Compost manufacturers in the Southeast and Midwest are capitalizing on their products’ inherent capabilities to build soil organic matter, retain moisture and provide nutrients.
BioCycle October 2013, Vol. 54, No. 10, p. 30
Since opening in 2008, McGill-Waverly has, through a number of process improvements and materials management changes, succeeded in significantly reducing the operating footprint while at the same time increasing compost production. “This is central to our long-term strategy — smaller footprint and maximum process control lead to a better quality product and improved production costs,” says Gary Gittere, sales and marketing manager for McGill Premium Compost. The facility is equipped to make compost products year round for the most demanding markets — including the Washington Redskins professional football team.
Earlier this year, Earthworks and Sprinklers, Inc., a Richmond-based sports field builder, tilled McGill SoilBuilder Premium Compost into the existing soils at the Redskins’ new training camp fields in downtown Richmond. Two inches of compost were blended into four to six inches of soil, creating a good medium for the sod laid down on the field. In August, torrential rains inundated the training camp. The two practice fields held up under the heavy rain, while surrounding areas of the park — where no compost had been applied — were a soggy mess. McGill plans to capitalize on the positive exposure it’s gained from the Redskins case study. “We’re in the process of building a relationship with the landscaping firm that manages the Redskins practice fields to expand its use of McGill’s compost on other athletic fields they manage,” Gittere adds.
McGill has been working on the sports turf market for several years, beginning with the golf course management community, “which is very familiar with the use of compost,” Gittere notes, explaining that most sports fields are “not conducive” to quickly growing grass because of their sand- and clay-based soils. “Soil health is the number one thing we preach. All of the soil studies have shown it’s a function of organic matter. Top dressing with sand to fill in low areas is a traditional practice in sports field management. But we try to convince the athletic directors that just top dressing with sand does not provide the same results and value when using compost for their fields.”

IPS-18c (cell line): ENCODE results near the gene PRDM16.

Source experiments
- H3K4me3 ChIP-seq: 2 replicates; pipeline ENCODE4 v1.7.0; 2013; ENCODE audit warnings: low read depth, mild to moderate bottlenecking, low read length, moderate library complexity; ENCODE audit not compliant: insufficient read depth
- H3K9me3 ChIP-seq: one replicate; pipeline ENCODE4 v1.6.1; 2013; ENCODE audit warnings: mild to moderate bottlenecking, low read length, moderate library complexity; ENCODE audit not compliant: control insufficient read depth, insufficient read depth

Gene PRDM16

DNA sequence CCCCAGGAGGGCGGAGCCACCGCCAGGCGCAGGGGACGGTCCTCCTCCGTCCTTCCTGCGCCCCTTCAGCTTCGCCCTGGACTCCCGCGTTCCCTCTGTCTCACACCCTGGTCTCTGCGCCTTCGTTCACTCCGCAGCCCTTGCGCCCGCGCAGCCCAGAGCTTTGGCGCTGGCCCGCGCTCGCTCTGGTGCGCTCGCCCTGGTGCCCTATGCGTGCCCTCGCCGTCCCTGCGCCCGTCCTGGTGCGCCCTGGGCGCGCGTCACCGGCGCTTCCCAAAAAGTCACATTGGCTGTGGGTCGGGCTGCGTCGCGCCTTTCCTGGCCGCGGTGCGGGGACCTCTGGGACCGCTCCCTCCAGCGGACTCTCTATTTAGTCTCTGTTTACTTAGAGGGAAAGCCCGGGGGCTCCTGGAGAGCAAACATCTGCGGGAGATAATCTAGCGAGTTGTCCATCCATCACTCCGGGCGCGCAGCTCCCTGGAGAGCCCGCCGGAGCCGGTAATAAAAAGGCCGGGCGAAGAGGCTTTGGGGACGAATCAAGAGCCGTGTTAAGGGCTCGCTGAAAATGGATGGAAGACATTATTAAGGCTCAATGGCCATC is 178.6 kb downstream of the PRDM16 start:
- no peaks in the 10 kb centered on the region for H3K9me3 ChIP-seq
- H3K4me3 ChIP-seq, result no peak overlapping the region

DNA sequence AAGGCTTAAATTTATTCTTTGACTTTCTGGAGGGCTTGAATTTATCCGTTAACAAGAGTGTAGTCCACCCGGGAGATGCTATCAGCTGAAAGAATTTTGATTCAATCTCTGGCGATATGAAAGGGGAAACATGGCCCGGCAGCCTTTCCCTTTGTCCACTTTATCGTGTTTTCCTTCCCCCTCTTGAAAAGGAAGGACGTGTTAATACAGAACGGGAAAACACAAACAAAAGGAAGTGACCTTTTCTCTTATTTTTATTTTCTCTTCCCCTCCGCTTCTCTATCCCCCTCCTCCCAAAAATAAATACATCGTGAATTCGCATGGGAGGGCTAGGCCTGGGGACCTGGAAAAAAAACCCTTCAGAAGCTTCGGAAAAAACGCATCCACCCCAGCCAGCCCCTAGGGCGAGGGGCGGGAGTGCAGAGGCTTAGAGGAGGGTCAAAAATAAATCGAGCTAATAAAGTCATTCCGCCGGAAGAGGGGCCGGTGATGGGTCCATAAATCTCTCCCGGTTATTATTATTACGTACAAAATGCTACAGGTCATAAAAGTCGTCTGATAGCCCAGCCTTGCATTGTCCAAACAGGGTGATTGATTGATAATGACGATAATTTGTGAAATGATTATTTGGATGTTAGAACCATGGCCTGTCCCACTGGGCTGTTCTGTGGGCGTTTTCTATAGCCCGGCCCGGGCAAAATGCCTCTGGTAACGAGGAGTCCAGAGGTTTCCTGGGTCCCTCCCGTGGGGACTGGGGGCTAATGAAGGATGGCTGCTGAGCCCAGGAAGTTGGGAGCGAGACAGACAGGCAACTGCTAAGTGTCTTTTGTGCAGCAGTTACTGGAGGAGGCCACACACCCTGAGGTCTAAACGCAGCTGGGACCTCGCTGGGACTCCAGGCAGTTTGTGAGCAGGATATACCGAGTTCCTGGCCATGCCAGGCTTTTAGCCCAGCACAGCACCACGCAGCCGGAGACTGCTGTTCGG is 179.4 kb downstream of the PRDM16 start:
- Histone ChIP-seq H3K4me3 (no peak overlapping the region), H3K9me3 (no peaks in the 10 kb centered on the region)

The company stepped up its marketing in 2009, providing educational and awareness seminars for turf managers’ associations in the Virginia and North Carolina markets. Its focus is on educating turfgrass managers at athletic fields throughout these regions. One of its first such customers was an “open-minded” parks and recreation department in Virginia, which has used McGill premium compost for renovation and topdressing of its athletic fields since 2009. “A challenge for parks and rec departments is their fields are used so heavily there is limited ‘down time’ to establish turf in these heavily-worn fields,” explains Gittere. McGill currently has many customers using its compost to renovate and establish new soccer, football and baseball fields, including a number of private schools.
Along with impressive water conservation benefits, compost is ideal to add porosity to the heavy clay subsoil — with only 1 to 2 percent organic matter — that is prevalent on the East Coast, he adds. That also helps reduce the compaction of fields, which reduces the risk of player injury, including concussions. While compost is an ideal product for use on native soil practice fields, it may not necessarily be a good fit for some stadium fields where games are played, Gittere explains. That’s because these fields are designed for quick drainage and built with a sand-base. Compost’s moisture-holding qualities could counteract the intended design providing too much organic matter.